Who are we?

In this blog, there will be a variety of material: thoughts on Bible books, book reviews, historical characters, aspects of Scottish church history and other things.

Wednesday, 9 December 2015

Romans 1:3-4 – The gospel is about Jesus

According to Paul, the gospel is all about Jesus. He mentions its contents here: ‘concerning his Son, who was descended from David according to the flesh and was declared to be the Son of God in power according to the Spirit of holiness by his resurrection from the dead, Jesus Christ our Lord.’ As we read that summary, we can identify several crucial aspects of the person and work of Christ.

First, Jesus is both God and man. His deity is seen in the statement that he is God's Son and his humanity is seen in the statement that he is the Son of David. His deity had no beginning and his humanity will have no end. In the union of the divine and human natures of Jesus we see a great miracle, one before which we should bow with wonder. What would have seemed impossible was achieved when the human nature of the Son of God was conceived in the womb of Mary. Although it may seem complicated, the gospel is not explained unless the reality of his deity and humanity is stressed.

Second, the gospel includes what happened to Jesus at his resurrection and afterwards. Paul says several things about what happened to Jesus at that time. It is important to see that what Paul says about Jesus here is connected to him being the promised Son of David is, that is the Messiah. His resurrection declared him to be what probably was not seen so clearly before. The Old Testament predicted a Messiah who would have universal power. Before his death, there is no suggestion that Jesus wanted to be a political Messiah who would deliver the Romans. No, his path to universal sovereignty included his death and resurrection, followed by his ascension and enthronement, when he was recognised as Lord. The gospel includes an explanation of his sufferings and glory.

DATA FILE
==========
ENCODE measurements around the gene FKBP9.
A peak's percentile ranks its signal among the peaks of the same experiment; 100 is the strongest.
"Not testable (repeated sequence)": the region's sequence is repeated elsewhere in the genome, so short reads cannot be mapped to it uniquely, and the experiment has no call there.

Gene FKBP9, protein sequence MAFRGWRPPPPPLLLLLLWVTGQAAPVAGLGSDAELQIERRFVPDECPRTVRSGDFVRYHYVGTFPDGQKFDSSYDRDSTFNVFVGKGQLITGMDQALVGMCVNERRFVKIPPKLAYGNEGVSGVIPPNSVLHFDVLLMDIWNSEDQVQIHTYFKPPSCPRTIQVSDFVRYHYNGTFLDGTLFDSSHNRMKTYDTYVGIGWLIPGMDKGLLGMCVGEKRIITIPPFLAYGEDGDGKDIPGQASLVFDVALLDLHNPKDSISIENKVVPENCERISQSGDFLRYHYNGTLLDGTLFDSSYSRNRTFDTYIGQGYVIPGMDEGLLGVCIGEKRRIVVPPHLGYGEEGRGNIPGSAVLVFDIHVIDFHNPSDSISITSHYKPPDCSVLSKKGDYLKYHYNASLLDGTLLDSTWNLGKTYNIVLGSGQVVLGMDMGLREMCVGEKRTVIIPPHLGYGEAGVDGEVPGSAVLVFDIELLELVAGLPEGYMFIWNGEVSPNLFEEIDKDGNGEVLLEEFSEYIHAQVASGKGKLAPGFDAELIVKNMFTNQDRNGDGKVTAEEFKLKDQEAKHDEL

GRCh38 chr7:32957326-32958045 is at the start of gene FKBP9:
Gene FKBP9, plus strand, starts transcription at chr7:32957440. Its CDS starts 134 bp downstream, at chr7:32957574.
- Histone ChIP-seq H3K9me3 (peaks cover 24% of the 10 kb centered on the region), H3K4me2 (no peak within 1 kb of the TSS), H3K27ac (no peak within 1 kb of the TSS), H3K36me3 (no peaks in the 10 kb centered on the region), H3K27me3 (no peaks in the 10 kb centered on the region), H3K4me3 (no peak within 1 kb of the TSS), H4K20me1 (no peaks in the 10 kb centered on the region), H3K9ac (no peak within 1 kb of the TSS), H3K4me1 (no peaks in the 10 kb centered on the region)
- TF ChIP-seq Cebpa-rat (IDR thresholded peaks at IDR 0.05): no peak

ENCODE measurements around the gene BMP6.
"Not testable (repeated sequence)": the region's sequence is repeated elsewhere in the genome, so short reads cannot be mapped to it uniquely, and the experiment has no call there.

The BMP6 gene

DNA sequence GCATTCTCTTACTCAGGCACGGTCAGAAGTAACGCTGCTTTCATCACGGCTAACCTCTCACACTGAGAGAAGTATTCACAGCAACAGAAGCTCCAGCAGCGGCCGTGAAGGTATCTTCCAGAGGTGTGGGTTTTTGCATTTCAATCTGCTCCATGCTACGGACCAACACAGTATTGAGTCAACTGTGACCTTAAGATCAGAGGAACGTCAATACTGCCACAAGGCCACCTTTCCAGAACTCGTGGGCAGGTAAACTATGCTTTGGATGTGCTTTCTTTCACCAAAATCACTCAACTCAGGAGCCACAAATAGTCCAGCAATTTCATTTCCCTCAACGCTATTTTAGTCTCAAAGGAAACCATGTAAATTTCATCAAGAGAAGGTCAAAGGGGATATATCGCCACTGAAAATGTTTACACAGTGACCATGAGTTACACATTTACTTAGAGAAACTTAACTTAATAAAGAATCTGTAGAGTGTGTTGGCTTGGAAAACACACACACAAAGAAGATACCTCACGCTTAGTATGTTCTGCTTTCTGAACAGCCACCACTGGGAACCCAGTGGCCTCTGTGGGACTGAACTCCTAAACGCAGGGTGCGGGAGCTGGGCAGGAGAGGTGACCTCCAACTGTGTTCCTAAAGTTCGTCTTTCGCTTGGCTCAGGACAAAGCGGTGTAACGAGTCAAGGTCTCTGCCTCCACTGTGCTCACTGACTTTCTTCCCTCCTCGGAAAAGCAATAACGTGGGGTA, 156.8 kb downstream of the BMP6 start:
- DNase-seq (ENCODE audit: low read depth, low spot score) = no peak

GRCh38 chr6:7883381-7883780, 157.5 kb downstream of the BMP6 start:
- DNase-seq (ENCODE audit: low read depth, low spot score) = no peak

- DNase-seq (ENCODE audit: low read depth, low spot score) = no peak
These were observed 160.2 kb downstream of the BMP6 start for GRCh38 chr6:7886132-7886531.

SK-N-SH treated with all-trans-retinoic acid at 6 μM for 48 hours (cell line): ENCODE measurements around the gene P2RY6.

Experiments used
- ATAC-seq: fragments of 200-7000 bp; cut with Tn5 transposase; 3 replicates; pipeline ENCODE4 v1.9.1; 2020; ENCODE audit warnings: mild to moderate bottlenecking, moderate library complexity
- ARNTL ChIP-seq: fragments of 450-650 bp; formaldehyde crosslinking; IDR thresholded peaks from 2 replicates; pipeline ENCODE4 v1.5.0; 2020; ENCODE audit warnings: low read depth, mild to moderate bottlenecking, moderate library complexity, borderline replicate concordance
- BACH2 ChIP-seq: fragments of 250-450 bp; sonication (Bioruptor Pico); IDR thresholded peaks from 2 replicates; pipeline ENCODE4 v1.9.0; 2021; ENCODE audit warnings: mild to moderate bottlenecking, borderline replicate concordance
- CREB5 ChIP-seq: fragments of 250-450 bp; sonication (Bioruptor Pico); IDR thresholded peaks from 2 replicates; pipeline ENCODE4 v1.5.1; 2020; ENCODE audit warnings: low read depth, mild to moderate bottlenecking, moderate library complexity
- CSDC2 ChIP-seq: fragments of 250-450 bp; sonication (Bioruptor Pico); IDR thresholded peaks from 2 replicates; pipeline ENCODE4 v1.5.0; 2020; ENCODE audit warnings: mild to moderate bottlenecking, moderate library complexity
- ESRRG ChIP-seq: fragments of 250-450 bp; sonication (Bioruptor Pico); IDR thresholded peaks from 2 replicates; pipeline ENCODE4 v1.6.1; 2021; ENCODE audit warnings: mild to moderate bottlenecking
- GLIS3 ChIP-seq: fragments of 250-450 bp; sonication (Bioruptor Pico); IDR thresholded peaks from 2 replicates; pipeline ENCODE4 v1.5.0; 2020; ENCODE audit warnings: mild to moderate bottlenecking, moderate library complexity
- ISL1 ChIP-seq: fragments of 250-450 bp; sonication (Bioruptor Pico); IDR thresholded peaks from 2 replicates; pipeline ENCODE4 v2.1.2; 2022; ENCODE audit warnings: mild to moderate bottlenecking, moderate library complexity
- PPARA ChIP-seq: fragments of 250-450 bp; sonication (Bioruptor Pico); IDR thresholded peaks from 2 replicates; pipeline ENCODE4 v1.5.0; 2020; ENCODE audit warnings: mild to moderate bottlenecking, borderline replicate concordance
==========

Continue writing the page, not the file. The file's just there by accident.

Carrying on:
How was the resurrection brought about? Paul says it was through the Spirit of holiness. Some discussion has taken place over what he meant. Did he mean that the Holy Spirit raised Jesus from the dead or did he mean that Jesus was raised from the dead because he was holy and death could not hold him? We might say that both teachings are true, but only one of them can be the truth mentioned here. I suspect it is a reference to the work of the Spirit when raising Jesus from the dead.

There is a sense that what Paul is stressing here is what the Father did in the work of salvation. After all, it was the Father who provided the Son with his human nature (the Son assumed it into union with himself and the Spirit conceived it in the womb of Mary) and it was the Father who raised Jesus from the dead and exalted him to the highest place (as Paul says in Philippians).


Of course, there is a lot more to the gospel that the details we have just mentioned, but it is good for us to think about how each person of the Trinity contributed to our salvation. And the verse that is best known for highlighting the work of the Father in this regard is John 3:16.

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